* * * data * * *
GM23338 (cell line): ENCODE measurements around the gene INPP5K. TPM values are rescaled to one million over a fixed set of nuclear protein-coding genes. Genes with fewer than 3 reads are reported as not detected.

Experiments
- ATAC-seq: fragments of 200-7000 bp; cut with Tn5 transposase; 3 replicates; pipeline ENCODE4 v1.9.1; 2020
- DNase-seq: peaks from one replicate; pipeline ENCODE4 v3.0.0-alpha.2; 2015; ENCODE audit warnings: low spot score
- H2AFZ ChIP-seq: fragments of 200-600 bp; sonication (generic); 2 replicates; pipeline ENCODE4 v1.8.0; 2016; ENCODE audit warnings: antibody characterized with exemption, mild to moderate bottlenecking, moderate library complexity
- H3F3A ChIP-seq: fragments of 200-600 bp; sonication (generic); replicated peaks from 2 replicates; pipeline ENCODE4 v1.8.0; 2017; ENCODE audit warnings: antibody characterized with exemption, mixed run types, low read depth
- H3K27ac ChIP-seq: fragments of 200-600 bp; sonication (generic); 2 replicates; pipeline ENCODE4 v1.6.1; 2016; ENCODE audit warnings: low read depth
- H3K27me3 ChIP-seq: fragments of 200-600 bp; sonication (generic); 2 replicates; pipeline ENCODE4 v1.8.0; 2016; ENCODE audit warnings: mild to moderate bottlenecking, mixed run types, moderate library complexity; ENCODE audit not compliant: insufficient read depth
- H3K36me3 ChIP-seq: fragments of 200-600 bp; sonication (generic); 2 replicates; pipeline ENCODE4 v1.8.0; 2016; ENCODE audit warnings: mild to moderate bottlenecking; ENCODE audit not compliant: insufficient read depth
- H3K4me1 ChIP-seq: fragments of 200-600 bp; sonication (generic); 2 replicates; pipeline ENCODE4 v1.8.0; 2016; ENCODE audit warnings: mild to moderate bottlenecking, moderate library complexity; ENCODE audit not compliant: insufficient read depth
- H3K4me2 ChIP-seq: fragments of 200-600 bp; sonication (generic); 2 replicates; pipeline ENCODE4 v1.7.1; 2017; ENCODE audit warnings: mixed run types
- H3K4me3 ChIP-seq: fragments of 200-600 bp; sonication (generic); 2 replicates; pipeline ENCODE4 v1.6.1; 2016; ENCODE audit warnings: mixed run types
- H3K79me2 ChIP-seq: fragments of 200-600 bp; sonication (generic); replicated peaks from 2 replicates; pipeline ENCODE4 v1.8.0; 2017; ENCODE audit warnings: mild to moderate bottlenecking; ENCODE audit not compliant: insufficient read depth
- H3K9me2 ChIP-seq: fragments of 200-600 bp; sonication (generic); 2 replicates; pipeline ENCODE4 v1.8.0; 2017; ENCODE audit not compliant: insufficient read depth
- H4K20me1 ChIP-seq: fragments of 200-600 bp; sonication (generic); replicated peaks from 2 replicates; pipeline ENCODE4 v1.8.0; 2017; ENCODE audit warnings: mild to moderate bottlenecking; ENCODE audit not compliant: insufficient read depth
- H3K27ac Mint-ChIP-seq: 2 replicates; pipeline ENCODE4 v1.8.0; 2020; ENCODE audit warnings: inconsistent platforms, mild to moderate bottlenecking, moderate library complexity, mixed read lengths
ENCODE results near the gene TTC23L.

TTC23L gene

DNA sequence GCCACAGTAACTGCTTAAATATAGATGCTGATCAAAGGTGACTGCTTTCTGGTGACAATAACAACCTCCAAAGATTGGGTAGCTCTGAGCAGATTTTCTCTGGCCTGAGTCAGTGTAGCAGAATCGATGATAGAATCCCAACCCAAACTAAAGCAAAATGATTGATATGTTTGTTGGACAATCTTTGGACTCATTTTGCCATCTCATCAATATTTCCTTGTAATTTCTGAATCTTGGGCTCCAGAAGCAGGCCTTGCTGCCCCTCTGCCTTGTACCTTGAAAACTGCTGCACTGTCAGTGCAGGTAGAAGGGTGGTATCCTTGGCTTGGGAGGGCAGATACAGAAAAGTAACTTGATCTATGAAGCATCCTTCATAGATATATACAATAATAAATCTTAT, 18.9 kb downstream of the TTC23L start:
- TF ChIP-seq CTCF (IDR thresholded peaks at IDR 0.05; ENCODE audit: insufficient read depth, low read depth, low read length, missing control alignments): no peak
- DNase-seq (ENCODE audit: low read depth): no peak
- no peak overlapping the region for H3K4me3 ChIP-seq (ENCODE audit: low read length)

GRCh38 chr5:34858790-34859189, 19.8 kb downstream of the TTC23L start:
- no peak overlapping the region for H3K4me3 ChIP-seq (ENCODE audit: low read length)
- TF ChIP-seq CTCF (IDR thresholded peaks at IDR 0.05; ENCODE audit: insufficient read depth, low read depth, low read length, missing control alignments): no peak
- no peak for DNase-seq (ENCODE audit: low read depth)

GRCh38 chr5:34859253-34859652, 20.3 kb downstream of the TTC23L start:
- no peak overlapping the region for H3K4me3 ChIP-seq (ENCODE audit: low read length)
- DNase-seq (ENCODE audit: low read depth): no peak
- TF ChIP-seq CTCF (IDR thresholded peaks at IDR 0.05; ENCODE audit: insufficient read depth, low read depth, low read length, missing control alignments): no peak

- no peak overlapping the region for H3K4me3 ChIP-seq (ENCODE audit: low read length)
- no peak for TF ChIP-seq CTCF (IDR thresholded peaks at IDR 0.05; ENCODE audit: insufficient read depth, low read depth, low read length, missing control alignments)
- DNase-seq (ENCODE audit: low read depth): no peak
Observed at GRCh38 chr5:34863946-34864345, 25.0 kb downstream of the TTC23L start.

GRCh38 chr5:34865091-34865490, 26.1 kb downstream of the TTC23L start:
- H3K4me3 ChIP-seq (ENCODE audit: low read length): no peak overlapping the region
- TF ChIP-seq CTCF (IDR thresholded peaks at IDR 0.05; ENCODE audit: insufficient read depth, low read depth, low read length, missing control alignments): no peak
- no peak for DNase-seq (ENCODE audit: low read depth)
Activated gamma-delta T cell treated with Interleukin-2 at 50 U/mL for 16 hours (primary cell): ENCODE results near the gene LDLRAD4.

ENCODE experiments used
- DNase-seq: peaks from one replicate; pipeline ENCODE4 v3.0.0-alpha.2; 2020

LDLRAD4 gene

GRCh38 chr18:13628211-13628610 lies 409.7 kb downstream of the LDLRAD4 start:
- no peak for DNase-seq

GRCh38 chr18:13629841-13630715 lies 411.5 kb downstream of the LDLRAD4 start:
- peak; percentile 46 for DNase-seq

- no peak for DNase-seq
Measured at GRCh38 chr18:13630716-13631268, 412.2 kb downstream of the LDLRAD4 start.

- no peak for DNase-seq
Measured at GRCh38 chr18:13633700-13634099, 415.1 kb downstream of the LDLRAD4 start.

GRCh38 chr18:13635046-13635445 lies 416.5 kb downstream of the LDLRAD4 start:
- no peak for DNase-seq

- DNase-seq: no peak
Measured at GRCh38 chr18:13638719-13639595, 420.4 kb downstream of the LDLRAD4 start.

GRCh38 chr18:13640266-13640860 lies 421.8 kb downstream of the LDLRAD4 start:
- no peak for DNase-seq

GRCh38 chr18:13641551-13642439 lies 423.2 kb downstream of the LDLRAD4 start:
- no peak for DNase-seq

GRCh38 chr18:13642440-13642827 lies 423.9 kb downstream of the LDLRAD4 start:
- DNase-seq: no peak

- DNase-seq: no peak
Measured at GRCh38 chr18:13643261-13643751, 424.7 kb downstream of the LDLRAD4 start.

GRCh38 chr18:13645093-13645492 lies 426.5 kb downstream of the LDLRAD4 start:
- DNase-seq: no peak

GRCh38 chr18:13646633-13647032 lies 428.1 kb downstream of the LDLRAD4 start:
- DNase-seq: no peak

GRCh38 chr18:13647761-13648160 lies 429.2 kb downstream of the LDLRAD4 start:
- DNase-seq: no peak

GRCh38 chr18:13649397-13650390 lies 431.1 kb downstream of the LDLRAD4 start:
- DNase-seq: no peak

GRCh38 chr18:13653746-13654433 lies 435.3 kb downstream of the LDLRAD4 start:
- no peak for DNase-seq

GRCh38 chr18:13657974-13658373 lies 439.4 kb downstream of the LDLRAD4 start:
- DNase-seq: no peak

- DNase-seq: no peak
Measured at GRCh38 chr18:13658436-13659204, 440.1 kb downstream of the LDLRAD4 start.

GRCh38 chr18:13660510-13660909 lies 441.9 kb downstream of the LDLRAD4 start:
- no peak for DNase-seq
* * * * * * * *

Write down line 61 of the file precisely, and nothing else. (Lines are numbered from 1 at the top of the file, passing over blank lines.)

- DNase-seq: no peak